The Persians

Written by:
Narrated by:
LibriVox Volunteers

Unabridged Audiobook

Release Date
January 2016
1 hour 6 minutes
This is one of the few Greek tragedies that deals with historical events rather than mythological ones. The elders of the Persian court await new of the outcome of the Battle of Salamis, and mourn when they find that their king, Xerxes, has lost to the Greeks.
Profile Avatar
P G.

It doesn't really make sense to rate The Persians. Rate it as what? As fiction (which it isn't), it would be extremely unsatisfying. The only plot event is that the Persians back at home learn their army was defeated. Then they spend the rest of the play wailing about it. I read it for the anthropological interest: what it tells us about ancient Greek tragedy, and about the ancient Greeks. Most historians say that Aeschylus wrote /The Persians/ to warn his fellow Athenians not to get in the business of empire-building, lest they go the way of the Persians. That makes sense; but I'm not quite convinced of it now that I've heard the play. If that was the purpose, the play should have taken time to show and contrast the characters of Darius and Xerxes, and should have cut some of the many, many lines of women wailing in order to give us evidence that Xerxes was in fact a reckless and foolish leader. It's all "tell don't show" on that point. The play is based on the historically laughable proposition that Darius became a peace-lover after his war with Greece. That's a serious flaw, whether the play was meant as history or as persuasion. Most tragedians say that The Persians was important because it shows that Athens had sympathy for their enemies, in the manner of Homer, because the play was about empathizing with the Persians, not about praising the Athenian victors. After hearing the play, I don't buy that nearly as much as I used to. I doubt the actual Persians showered the Athenians who defeated them with as many words of sparkling praise as Aeschylus' Persians did. As an author, I'm perplexed by the complete lack of any dramatic arc. It's more like a Samuel Becket play than anything else, and I don't consider Beckett plays art (they contain no deep thoughts, but are only an echo chamber for Beckett's own neuroses), but merely craft (they skillfully manipulate the audience's emotions). Is /Persians/ art? If it made the Greeks reflect on their ambitions for their new Delian League, then, yes, I think we must call it art. But doing so forces us to adopt a very broad definition of art. The voice actors are of wildly varying quality, from professional quality to comically overdone. Character names aren't announced before they speak, so you won't learn who's who just by listening to this reading.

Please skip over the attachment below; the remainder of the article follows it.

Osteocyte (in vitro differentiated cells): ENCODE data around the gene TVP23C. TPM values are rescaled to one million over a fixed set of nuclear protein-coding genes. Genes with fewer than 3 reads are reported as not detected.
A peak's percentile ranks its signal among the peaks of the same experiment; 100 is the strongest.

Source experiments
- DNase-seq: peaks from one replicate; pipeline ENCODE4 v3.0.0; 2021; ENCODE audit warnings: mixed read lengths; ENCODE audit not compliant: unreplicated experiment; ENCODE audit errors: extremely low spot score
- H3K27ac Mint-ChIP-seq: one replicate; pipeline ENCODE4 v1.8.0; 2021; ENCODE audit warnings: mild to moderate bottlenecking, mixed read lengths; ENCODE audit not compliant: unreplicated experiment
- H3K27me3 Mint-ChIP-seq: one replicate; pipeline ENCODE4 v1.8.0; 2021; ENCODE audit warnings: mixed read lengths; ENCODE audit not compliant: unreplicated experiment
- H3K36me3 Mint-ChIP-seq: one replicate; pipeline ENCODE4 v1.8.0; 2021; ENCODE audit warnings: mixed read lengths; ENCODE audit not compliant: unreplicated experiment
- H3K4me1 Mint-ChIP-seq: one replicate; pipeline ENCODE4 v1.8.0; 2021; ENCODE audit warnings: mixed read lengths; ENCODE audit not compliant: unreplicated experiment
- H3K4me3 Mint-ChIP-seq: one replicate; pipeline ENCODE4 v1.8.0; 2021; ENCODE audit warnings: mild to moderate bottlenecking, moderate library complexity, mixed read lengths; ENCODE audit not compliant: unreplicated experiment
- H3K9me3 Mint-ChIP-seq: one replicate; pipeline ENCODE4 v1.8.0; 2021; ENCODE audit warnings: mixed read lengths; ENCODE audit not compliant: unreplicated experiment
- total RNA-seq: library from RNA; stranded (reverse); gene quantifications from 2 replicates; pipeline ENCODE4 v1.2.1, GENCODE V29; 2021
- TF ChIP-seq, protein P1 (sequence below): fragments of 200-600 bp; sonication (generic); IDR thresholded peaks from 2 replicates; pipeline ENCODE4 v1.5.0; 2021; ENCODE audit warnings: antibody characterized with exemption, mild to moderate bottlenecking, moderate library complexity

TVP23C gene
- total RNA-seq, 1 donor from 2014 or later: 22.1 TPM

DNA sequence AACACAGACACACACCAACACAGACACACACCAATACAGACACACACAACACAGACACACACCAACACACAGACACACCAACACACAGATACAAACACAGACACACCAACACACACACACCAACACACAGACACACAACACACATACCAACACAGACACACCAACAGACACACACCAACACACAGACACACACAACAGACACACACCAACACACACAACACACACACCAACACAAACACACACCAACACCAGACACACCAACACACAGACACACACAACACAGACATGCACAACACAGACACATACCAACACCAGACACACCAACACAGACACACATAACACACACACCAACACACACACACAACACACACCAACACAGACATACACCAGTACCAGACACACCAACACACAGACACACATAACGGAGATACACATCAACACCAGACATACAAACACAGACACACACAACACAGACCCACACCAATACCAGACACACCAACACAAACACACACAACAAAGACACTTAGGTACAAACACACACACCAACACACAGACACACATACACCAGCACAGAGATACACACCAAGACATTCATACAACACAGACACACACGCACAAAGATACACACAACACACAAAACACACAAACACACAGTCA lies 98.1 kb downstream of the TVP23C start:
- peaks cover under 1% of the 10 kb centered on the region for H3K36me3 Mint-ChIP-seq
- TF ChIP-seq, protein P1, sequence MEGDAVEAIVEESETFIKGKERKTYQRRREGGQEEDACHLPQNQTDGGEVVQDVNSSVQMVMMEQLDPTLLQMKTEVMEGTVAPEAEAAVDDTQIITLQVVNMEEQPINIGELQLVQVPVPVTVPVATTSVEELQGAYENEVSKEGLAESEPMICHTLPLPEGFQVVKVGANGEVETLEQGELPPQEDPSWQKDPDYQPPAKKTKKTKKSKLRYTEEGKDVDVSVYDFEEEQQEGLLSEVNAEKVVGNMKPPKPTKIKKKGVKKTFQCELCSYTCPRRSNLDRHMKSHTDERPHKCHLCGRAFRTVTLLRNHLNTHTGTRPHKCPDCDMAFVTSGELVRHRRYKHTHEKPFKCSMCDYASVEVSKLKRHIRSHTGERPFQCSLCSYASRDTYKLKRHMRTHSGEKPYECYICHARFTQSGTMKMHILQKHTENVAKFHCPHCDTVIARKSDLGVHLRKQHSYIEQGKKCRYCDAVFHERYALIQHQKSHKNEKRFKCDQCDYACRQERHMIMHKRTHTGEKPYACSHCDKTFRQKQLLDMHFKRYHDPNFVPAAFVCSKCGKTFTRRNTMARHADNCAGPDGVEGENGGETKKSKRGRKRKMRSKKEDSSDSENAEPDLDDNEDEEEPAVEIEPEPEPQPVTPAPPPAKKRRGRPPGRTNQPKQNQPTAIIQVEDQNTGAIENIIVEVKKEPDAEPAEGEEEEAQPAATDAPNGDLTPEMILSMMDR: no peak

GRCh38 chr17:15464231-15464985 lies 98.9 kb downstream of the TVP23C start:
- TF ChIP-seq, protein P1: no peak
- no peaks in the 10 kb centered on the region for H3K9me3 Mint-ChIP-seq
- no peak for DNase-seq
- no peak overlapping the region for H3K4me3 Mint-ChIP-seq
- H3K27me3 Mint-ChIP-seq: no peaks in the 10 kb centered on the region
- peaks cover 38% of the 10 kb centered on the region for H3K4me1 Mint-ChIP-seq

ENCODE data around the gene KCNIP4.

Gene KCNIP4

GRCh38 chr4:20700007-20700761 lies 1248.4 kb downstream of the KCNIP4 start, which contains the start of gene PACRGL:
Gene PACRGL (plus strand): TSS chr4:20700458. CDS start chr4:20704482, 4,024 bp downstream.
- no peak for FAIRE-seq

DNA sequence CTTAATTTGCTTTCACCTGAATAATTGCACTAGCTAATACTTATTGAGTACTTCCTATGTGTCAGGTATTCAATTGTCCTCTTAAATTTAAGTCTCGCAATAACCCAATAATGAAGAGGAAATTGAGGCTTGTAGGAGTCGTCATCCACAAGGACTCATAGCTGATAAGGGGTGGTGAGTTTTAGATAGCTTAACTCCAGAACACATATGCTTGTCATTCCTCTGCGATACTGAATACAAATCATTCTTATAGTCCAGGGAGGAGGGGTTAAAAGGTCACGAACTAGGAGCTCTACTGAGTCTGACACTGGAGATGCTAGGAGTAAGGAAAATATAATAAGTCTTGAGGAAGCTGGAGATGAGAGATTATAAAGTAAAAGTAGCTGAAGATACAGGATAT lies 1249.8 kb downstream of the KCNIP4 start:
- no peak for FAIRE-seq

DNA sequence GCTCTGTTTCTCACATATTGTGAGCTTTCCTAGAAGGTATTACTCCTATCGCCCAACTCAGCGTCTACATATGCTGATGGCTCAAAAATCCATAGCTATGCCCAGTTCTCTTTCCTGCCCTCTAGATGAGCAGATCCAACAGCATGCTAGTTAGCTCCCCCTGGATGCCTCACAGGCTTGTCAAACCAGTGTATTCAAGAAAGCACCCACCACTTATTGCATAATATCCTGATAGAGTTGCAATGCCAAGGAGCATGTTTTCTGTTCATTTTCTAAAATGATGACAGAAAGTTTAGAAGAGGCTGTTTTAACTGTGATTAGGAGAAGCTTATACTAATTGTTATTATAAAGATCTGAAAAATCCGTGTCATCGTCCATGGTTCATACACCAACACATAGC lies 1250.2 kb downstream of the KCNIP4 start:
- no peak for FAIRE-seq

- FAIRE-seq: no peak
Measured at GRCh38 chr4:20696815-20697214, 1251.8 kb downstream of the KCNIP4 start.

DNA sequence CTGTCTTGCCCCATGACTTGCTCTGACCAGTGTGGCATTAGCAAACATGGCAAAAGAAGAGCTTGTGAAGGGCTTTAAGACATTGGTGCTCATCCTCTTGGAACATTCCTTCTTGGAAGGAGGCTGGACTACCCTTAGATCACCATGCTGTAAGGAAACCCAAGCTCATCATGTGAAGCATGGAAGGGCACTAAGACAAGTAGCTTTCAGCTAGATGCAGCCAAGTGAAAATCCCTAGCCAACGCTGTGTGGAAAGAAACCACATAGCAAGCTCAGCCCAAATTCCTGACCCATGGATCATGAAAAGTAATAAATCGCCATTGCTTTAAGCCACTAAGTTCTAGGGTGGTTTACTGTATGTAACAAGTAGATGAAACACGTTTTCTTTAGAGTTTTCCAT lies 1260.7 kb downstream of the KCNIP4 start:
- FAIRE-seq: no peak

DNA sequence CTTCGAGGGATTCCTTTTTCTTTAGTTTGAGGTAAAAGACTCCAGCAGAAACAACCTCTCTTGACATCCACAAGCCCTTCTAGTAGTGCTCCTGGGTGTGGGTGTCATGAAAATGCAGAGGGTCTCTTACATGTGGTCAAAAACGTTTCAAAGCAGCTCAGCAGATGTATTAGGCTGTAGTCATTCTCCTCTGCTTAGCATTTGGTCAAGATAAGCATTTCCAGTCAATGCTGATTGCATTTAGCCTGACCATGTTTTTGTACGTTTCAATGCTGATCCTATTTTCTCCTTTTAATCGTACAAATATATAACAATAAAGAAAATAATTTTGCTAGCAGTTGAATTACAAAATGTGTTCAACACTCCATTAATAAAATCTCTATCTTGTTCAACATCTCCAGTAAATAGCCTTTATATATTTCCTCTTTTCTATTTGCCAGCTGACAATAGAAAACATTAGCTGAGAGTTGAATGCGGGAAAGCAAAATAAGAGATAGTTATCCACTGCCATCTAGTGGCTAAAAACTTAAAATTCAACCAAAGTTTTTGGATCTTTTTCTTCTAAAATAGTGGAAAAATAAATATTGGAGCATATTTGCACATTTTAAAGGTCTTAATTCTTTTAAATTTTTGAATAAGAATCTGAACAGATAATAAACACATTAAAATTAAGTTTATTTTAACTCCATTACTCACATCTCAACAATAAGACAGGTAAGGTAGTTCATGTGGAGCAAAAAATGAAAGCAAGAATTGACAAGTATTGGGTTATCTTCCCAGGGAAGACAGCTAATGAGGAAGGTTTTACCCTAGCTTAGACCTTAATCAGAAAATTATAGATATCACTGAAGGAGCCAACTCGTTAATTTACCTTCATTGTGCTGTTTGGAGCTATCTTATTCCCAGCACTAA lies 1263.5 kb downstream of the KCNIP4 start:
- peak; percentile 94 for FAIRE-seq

1 book added to cart
View Cart